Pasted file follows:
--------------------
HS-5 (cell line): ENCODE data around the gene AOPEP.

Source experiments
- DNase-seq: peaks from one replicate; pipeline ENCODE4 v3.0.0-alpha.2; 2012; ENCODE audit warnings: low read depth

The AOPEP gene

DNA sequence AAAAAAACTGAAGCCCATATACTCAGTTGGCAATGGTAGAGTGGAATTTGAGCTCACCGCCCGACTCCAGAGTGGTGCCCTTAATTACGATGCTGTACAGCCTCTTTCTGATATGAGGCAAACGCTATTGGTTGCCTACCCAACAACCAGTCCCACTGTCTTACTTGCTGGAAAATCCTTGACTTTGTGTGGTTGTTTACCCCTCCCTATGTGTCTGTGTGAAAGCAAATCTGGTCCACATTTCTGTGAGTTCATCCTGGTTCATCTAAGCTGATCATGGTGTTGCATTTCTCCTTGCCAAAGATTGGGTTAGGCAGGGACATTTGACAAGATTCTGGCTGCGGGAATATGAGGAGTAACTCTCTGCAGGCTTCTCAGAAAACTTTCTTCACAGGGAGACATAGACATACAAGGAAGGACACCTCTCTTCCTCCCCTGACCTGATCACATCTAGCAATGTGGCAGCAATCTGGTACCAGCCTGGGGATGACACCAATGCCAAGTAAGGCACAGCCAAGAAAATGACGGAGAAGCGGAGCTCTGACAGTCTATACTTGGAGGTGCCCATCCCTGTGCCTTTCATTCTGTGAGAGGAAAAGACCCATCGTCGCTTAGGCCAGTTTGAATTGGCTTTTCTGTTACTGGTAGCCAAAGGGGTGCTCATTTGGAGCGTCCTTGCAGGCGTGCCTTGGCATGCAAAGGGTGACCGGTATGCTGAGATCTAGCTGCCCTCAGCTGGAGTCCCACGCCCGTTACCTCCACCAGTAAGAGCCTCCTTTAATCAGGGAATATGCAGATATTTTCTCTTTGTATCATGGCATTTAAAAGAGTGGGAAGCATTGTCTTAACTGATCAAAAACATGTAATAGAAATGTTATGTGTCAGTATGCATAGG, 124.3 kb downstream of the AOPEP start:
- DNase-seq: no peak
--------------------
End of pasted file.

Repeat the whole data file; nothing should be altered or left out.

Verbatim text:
HS-5 (cell line): ENCODE data around the gene AOPEP.

Source experiments
- DNase-seq: peaks from one replicate; pipeline ENCODE4 v3.0.0-alpha.2; 2012; ENCODE audit warnings: low read depth

The AOPEP gene

DNA sequence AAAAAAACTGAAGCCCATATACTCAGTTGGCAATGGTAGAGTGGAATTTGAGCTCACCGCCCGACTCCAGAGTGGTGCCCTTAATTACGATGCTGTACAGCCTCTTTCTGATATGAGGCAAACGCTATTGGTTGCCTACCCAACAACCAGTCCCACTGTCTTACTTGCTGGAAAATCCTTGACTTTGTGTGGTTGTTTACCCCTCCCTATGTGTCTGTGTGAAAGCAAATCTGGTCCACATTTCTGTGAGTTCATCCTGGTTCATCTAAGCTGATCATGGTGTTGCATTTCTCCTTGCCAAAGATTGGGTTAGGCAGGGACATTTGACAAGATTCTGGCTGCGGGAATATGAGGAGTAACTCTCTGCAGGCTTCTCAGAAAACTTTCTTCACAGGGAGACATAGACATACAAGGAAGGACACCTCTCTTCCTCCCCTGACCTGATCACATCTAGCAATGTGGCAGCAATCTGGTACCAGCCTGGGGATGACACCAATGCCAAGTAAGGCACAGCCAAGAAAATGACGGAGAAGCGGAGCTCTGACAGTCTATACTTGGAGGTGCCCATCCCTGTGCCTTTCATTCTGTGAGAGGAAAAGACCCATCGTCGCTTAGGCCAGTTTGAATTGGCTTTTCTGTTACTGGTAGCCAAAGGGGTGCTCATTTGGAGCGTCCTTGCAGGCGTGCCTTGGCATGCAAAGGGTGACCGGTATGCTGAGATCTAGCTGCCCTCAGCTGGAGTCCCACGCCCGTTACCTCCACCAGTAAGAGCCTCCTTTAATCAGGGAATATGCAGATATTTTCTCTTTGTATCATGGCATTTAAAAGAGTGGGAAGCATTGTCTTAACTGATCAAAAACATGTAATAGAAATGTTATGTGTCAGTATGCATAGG, 124.3 kb downstream of the AOPEP start:
- DNase-seq: no peak